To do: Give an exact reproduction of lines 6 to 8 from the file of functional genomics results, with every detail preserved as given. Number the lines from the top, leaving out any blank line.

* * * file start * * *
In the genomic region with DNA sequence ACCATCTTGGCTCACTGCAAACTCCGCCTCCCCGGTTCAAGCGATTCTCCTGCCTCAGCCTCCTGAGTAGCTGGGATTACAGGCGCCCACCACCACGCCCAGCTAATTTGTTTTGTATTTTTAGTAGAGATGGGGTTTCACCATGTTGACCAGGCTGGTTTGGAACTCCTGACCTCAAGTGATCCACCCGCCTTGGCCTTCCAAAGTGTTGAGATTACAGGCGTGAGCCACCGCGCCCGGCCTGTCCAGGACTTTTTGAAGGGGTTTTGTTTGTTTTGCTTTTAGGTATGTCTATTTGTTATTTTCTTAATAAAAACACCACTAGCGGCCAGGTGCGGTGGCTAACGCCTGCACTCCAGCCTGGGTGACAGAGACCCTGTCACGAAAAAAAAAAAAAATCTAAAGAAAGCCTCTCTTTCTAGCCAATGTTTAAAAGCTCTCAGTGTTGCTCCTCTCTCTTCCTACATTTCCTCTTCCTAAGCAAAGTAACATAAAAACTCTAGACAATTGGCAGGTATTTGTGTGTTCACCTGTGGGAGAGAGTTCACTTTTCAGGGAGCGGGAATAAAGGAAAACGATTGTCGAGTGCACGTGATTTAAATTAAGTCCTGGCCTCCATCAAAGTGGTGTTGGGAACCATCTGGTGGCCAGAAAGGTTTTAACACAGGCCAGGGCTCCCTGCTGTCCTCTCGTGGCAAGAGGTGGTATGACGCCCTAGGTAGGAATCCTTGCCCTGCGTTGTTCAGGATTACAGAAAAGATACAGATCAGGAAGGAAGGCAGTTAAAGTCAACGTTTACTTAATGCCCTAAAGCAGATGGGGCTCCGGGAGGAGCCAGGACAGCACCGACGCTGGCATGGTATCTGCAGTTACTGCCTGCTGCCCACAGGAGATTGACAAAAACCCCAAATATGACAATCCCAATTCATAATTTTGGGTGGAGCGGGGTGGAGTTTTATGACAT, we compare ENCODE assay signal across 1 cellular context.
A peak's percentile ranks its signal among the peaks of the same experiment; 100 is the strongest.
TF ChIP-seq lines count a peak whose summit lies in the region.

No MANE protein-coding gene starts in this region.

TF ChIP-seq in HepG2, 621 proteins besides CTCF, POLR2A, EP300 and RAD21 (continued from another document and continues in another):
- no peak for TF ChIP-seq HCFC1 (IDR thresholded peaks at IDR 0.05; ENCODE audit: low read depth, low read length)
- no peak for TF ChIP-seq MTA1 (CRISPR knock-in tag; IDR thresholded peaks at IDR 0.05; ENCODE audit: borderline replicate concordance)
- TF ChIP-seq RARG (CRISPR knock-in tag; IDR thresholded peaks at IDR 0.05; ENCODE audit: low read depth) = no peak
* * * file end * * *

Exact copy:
- no peak for TF ChIP-seq HCFC1 (IDR thresholded peaks at IDR 0.05; ENCODE audit: low read depth, low read length)
- no peak for TF ChIP-seq MTA1 (CRISPR knock-in tag; IDR thresholded peaks at IDR 0.05; ENCODE audit: borderline replicate concordance)
- TF ChIP-seq RARG (CRISPR knock-in tag; IDR thresholded peaks at IDR 0.05; ENCODE audit: low read depth) = no peak